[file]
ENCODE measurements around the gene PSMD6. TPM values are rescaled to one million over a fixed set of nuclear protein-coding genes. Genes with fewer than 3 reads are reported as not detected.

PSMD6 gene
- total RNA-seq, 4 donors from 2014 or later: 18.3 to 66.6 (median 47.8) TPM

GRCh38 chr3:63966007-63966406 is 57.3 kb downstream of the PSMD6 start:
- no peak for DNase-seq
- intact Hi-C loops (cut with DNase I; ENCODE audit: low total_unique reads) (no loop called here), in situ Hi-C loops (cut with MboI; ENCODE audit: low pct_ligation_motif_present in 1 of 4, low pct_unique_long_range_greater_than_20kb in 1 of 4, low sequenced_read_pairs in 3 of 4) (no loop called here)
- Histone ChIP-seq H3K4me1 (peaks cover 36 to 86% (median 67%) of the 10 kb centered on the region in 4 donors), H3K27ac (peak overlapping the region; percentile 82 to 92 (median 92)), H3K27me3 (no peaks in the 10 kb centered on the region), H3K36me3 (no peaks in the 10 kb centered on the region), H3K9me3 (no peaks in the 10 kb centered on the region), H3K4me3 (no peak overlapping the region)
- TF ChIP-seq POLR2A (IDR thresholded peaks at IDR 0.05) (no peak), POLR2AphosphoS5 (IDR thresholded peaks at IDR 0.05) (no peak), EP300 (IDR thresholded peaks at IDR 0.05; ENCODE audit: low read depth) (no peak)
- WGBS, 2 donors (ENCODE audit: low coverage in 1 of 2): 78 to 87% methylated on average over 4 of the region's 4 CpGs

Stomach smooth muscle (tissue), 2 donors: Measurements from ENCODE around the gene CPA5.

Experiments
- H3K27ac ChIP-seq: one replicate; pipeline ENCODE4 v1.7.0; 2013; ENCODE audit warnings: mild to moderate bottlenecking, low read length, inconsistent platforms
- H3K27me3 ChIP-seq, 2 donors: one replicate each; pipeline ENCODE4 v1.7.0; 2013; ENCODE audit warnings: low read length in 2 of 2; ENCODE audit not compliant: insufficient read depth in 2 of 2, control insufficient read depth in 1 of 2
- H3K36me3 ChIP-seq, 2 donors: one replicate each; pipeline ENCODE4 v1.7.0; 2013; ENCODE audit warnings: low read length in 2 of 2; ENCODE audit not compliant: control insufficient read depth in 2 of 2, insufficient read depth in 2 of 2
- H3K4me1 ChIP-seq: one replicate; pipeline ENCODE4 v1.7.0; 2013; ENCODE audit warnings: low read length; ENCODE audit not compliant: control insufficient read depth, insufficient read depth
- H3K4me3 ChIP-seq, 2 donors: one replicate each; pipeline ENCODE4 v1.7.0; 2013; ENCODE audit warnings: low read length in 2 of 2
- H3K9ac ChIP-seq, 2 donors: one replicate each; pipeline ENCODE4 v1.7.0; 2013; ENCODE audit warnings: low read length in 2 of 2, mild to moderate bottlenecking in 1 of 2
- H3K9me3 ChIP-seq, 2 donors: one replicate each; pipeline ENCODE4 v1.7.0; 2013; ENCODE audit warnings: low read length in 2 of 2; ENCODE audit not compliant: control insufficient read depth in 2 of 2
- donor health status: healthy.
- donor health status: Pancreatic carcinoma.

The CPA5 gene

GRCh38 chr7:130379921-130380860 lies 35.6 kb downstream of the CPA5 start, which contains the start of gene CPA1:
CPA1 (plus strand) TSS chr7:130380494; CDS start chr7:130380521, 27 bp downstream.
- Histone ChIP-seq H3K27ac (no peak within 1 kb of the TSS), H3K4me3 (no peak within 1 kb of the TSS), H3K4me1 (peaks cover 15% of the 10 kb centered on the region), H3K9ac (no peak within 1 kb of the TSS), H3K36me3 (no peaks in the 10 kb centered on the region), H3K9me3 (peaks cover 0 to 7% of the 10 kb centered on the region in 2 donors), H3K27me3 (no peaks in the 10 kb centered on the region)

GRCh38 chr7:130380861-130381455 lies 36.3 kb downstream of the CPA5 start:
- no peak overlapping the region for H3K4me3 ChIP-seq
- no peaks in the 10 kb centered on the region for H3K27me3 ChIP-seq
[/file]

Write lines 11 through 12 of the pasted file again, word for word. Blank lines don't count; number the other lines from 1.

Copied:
Experiments
- H3K27ac ChIP-seq: one replicate; pipeline ENCODE4 v1.7.0; 2013; ENCODE audit warnings: mild to moderate bottlenecking, low read length, inconsistent platforms